Just before the collar 32 is fully displaced from the work station 55, and before the next successive collar 32 reaches the abutment 13%, the right hand end of the cam 136 moves beyond the follower 134 and the spring 132 pushes the abutment 130 upwardly into the path of the next successive collar 32. This upward movement of the abutment 139, after most of the collar 132 has been pushed across the top of the abutment 130, causes the abutment to tip the right hand end of the collar 32 upwardly so that it slides down the chute 98. The collar 32 is thus displaced from its contact with the leading edge of the next successive collar 3 and the leading edge of the next successive collar comes into contact with the abutment 131 The pusher slide 94 moves rearwardly again and out of contact with the collar at the work station 55 before the abutment 130 is pushed downwardly by the cam 136; during the return stroke of the cam. Although the downward movement of the abutment 130 serves no useful purpose during the return movement of the cam 136, it does no harm since the collar is already in position in the guide groove 58, but the cam can be designed so as to permit the abutment 130 to remain in elevated position during the return stroke of the frame if desired.
The motor 126 is supplied with power from a power line 144 and there is a switch 146 in the power line 144 for controlling the supply of power to the motor 126. The feed rolls 72 of FIGURE 3 are driven from a motor 154 supplied with power from a power line 156 with a switch 158 for controlling the supply of power. These switches 146 (FIGURE 4) and 158 (FIGURE 3) are merely representative of control means for starting and stopping the motors 126 and 154, respectively. In practice, the operation of the apparatus is made automatic so that the advancement of the web by the feed rolls, the feeding of successive collars to the work station, and the up and down movement of the ram are operated in timed relation with one another by automatic controls and without the intervention of an operator. However, this mechanism forms no part of the present invention and the diagrammatic illustration in the drawing is sufiicient for a complete understanding of this invention.
The preferred embodiment of the invention has been illustrated and described, but changes and modifications can be made and some features can be used. in different combinations without departing from the invention as defined in the claims.
What is claimed is:
1. A paper bag having a panel at one side with a hole opening therethrough, and a sealing ring secured to the panel around the hole and with an opening therethrough of somewhat smaller diameter than the hole through the panel, said sealing ring extending radially inward beyond the edges of the hole on all sides thereof, for a distance substantially less than the radius of the hole, the ring being made of resilient and stretchable sheet material that distorts to a cylindrical contour around a pipe that is thrust through the hole and that has a diameter larger than the opening through the ring.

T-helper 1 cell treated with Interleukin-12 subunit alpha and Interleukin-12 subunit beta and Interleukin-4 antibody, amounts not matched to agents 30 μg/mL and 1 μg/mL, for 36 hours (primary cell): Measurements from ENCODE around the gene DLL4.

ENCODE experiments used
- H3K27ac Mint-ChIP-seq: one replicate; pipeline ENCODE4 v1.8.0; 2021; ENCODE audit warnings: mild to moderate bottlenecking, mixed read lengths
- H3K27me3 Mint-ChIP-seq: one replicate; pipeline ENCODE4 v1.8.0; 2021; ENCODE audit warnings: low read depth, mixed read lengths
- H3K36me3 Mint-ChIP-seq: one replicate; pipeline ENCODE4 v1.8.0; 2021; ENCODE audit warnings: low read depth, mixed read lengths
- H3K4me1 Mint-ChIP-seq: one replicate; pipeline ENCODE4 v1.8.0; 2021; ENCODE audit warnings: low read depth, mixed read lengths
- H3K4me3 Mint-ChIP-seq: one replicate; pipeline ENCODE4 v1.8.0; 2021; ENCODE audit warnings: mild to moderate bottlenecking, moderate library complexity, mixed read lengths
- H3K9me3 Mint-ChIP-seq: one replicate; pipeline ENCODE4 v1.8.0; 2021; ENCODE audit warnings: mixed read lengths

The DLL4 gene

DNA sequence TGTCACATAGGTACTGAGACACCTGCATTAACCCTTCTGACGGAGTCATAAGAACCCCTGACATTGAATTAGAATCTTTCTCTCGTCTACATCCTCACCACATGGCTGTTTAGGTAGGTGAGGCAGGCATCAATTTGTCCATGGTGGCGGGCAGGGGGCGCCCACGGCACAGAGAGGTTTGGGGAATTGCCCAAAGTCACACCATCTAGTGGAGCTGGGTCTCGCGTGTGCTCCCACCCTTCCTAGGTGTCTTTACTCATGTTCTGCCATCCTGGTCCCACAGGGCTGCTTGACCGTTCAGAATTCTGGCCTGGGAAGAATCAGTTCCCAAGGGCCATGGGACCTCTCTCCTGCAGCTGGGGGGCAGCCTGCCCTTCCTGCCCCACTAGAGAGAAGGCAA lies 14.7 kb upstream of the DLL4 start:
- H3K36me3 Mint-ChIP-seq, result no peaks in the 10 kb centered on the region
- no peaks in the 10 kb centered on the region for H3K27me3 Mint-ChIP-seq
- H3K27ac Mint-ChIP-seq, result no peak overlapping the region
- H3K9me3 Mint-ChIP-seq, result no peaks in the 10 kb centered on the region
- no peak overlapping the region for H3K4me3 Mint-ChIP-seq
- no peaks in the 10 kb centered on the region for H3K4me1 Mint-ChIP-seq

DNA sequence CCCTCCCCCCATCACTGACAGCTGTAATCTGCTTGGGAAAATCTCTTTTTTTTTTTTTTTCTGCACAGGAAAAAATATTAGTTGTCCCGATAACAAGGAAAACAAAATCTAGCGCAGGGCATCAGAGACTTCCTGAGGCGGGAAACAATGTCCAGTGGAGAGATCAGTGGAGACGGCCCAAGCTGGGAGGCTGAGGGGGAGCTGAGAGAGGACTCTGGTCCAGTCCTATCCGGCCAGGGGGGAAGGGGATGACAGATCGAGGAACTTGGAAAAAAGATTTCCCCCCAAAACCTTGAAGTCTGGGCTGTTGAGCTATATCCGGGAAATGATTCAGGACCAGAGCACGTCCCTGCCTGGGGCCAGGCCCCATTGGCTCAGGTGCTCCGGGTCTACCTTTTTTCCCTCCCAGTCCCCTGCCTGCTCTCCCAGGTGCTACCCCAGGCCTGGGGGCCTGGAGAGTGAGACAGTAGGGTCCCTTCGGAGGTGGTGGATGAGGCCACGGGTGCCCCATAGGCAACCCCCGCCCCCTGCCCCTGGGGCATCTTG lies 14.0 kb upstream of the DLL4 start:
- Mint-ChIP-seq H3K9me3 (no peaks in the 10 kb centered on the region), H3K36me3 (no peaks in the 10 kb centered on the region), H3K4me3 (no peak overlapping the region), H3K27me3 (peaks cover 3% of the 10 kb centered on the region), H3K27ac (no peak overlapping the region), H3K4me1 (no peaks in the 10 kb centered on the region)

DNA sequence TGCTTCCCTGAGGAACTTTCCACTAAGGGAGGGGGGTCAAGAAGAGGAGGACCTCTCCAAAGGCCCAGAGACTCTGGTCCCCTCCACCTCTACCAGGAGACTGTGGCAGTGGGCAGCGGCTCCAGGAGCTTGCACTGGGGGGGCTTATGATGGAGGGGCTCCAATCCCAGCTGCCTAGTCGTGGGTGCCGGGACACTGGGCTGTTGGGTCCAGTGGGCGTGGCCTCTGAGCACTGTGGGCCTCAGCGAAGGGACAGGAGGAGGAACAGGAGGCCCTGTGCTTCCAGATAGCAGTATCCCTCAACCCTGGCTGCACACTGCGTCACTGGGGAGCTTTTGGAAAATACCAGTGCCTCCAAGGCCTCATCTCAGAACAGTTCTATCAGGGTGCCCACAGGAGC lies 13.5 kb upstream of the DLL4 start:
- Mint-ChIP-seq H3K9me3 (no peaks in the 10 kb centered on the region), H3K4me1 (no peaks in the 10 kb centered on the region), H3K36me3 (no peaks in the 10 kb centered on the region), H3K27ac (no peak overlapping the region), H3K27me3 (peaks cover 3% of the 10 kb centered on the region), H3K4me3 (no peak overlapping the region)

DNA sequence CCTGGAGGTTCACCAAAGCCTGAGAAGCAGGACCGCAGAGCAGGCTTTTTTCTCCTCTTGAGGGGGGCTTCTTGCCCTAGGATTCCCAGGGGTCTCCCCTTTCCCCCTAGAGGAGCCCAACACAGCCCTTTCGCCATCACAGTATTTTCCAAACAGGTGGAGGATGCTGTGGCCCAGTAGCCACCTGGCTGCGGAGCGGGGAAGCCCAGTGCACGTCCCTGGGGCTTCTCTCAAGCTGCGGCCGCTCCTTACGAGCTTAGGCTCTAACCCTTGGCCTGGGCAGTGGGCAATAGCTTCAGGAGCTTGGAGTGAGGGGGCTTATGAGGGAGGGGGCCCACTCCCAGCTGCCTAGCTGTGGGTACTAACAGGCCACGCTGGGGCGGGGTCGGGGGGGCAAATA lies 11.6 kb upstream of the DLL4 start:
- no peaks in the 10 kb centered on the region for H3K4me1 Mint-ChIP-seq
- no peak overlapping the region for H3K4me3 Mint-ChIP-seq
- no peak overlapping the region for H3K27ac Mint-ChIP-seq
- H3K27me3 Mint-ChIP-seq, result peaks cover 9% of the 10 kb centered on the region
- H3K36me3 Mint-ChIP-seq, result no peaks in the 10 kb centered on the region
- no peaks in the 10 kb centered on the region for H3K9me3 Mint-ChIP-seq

2. The bag construction described in claim 1 characterized by the ring being a thermoplastic material and being bonded to said panel by softened material of the ring itself.
3. The bag construction described in claim 2 characterized by the ring being made of polyethylene sheet material and said panel being a piece of cardboard.
4. A paper bag having a bottom wall, and front, back and side walls extending from the bottom wall, a panel at one wall with a hole opening therethrough providing access to the interior of the bag, and a sealing ring secured to the panel around the hole and with an opening therethrough of somewhat smaller diameter than the hole through the panel, said sealing ring extending radially in ward beyond the edges of the hole on all sides thereof, the ring being made of resilient and stretchable sheet material that distorts to a cylindrical contour around a pipe that is thrust through the hole and that has a diameter larger than the opening through the ring, the panel being part of the wall of the bag through which the opening provides access to the interior of the bag, and the panel being a reinforcing piece secured to the wall of the bag for stiffening the Wall of the bag around the opening, the bag having its front and back walls adjacent to one another with the side walls folded flat between them at the upper end of the bag to close the upper end of the bag, said bag being characterized by the material of the bag being an air-pervious paper and the bag constituting a dust bag for a vacuum cleaner.
5. A seal construction including a relatively stiff element having a hole therethrough, a flexible plastic sealing ring having an opening thereth-roug-h of smaller diameter than said hole, the outside diameter of the ring being substantially greater than that of the hole, and the ring being secured to one side of said element and substantially concentric with said hole so that the portion of the sealing ring around said opening extends inward beyond the edge of said hole, the plastic of the sealing ring being resilient and stretchable to a cylindrical contour when displaced by insertion of a pipe through the hole, the plastic ring being bonded to the relatively stiif element for a substan- References Cited by the Examiner UNITED STATES PATENTS 2,528,332 10/ 1950 Bergquist 22'962.5 X 2,596,806 5/ 1952 Borkoski.
2,596,808 5/ 1952 Lofgren.
2,819,656 1/1958 Patterson 93-1 2,946,502 7/1960 Metzger 22962.5 3,089,636 5/1963 Swartz 229-625 3,116,667 1/ 1964 Friedman et a1. 93-1 JOSEPH R. LECLAIR, Primary Examiner.
BERNARD STICKNEY, FRANKLIN T. GARRETT,
GEORGE O. RALSTON, Examiners.